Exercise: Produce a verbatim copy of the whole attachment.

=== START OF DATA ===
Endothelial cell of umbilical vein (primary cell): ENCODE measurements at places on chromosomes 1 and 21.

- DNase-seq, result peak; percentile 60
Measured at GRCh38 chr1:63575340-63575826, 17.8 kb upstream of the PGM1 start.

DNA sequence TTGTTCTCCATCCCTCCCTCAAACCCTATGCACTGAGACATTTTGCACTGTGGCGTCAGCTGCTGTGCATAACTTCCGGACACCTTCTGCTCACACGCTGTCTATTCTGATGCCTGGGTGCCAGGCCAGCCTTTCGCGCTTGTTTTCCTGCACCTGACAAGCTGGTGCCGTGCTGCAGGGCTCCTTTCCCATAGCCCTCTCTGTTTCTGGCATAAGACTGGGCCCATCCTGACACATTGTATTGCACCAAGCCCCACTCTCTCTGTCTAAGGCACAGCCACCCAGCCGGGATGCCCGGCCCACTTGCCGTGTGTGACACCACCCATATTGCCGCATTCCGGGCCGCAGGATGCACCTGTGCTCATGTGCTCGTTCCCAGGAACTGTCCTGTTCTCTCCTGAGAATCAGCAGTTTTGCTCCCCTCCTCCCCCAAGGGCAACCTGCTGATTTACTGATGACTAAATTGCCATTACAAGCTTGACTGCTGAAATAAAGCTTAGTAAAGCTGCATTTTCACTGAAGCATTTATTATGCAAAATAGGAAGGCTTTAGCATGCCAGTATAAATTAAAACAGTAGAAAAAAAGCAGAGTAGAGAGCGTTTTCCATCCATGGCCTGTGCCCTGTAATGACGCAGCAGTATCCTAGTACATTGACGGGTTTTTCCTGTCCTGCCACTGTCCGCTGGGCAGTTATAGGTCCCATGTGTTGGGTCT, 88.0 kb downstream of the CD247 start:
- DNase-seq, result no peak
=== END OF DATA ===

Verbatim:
Endothelial cell of umbilical vein (primary cell): ENCODE measurements at places on chromosomes 1 and 21.

- DNase-seq, result peak; percentile 60
Measured at GRCh38 chr1:63575340-63575826, 17.8 kb upstream of the PGM1 start.

DNA sequence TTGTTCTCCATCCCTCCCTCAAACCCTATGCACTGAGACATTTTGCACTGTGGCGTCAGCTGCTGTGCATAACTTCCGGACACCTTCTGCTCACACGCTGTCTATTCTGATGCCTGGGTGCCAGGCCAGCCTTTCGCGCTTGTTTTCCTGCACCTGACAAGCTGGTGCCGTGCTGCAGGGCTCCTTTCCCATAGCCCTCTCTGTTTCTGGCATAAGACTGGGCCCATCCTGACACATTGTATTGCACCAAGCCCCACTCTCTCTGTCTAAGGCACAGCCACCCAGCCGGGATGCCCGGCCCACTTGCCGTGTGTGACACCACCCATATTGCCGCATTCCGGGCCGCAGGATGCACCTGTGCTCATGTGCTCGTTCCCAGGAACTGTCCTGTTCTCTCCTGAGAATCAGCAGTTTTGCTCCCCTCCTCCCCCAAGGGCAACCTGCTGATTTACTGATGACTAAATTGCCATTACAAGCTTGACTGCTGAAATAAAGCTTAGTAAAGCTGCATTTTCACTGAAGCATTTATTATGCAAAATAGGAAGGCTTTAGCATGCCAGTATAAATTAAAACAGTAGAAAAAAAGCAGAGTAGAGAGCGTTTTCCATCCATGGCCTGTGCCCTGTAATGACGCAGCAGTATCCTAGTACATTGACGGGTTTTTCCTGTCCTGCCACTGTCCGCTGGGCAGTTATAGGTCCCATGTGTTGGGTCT, 88.0 kb downstream of the CD247 start:
- DNase-seq, result no peak